— Get Him Off Me! St. Boniface

Dear Get Him Off Me: When it gets to the time for blocking — where you don’t want any further contact of any kind or for that person to see what you’re doing on Facebook — just block them and be done with it. If he harrasses you by phone, call your phone company and they will explain how to block phone calls from that number.

 

Dear Miss Lonelyhearts: I gave my brother some money and he spent it and never paid me back. It was a lot of money — $10,000. I need the money to help with a down payment on a house. How do I get it back? He has a decent job now, but has forgotten about me.

— Need That Money, Winnipeg

Dear Need That Money: Maybe he can’t give you all of it back in one whack, but he can give you payments. Phone him and ask him for repayment — in a lump sum he borrows from a bank — or to give you a series of significant post-dated cheques. It may be the only way you can get the money back from him, but it’s better than nothing. Stress that now you need that money as you don’t have enough.

 

 

Dear Miss Lonelyhearts: I had a big revelation out at my family’s farm this weekend. I love my husband, but I don’t like the harried city person I’ve become. I’m not meant to live in a city; I’m anxious here. In the country, I’m relaxed and happy. I was like that even when I worked in the town near my family’s farm, and only visited the city for shopping and concerts and weddings. That’s how I met my husband — at a wedding for an old friend in the city.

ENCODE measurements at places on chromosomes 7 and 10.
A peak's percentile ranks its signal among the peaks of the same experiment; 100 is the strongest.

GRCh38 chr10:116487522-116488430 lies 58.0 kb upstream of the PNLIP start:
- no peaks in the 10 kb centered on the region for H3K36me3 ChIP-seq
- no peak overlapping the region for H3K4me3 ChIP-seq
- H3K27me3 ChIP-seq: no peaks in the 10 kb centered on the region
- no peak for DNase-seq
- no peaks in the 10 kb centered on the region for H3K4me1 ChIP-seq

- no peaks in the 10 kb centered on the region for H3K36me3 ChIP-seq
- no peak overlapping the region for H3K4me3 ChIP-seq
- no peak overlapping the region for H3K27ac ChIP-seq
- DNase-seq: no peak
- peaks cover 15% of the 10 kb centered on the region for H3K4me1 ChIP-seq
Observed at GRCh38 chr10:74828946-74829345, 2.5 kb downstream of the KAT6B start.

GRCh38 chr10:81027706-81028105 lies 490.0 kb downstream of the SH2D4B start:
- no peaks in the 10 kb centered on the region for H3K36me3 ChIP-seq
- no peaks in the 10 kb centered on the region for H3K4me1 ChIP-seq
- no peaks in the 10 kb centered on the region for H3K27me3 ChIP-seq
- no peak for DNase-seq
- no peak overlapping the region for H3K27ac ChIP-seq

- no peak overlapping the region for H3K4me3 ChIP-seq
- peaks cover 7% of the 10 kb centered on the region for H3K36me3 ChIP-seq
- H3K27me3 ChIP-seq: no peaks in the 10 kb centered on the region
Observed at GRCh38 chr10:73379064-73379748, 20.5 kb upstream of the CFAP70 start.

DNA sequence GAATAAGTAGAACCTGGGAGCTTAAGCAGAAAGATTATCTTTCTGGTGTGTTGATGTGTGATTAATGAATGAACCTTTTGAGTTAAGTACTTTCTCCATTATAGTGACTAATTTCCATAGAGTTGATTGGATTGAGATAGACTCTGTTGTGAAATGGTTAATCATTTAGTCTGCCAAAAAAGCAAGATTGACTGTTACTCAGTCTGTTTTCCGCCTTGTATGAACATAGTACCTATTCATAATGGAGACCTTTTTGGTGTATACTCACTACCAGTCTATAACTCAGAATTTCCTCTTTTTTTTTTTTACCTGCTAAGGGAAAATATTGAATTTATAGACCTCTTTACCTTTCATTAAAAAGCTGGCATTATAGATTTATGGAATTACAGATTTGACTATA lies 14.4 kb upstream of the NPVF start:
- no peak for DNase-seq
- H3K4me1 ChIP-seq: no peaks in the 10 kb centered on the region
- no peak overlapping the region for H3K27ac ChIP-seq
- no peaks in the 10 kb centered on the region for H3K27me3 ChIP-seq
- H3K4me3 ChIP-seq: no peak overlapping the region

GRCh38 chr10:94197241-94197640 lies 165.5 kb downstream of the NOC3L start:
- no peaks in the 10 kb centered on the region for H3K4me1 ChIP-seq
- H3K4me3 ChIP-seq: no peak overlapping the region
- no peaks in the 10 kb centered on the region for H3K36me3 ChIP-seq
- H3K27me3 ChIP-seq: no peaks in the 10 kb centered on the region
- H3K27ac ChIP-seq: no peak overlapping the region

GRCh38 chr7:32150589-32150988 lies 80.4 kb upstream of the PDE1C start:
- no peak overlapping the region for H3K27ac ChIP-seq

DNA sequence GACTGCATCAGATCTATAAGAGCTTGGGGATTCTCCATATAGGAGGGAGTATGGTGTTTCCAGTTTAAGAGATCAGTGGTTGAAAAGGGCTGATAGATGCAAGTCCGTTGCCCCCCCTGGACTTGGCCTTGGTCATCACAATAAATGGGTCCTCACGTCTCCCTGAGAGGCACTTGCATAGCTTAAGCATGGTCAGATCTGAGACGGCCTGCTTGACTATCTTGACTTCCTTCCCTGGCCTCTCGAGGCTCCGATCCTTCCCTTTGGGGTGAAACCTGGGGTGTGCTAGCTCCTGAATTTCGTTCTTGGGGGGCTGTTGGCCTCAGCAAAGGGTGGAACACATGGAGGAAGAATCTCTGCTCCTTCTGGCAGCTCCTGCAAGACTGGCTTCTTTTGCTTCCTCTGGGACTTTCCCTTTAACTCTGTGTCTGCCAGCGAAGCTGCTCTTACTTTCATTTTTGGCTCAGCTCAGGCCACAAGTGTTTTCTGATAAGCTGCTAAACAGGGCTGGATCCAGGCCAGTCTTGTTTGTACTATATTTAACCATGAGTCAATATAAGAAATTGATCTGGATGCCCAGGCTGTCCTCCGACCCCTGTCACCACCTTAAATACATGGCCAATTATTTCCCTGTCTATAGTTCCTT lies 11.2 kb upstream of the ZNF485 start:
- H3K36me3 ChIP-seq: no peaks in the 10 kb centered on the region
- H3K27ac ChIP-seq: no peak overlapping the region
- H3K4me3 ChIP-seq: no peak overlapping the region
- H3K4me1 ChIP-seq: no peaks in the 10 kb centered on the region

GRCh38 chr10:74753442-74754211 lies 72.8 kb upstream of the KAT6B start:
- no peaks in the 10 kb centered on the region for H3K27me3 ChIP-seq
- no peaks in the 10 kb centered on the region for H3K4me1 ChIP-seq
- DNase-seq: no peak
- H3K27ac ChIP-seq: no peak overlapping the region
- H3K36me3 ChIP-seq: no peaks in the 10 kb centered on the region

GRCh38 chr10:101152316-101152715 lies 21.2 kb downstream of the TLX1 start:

Now I realize this, I really want to move out of the city! But my husband is a city boy and he likes the hustle and bustle. I don’t see how this is going to work. I love him, but I want the old me back, very badly.

— Country Girl in the City, St. James

Dear Country Girl in the City: There’s no reason a city mouse and country mouse can’t live together these days. Why would you dump the man you love when you can live outside the city and commute? Perhaps you can work in a small town near the house. People who commute — depending on their route — say it’s easier to drive through the country to work than to drive from one end of the city to the other with all the traffic and stop lights.

It would be a serious mistake to trade your husband in for a life in the country alone. Single women say it’s very hard to find a new mate in a country town or living on a farm. So do the work of looking for a place outside of the city that’s an easy commute to your husband’s workplace. You don’t have to go far to find a road that’s rural and a house with mature trees and gardens — and privacy — with room for a pool, a deck and skinny-dipping.

Please send your questions and comments to lovecoach@hotmail.com or Miss Lonelyhearts c/o the Winnipeg Free Press, 1355 Mountain Ave., Winnipeg, MB, R2X 3B6.

 

Miss Lonelyhearts

Miss Lonelyhearts
Advice Columnist

Each year, the Free Press publishes more than 1,000 letters to Miss Lonelyhearts and her responses to the life and relationship questions that come her way.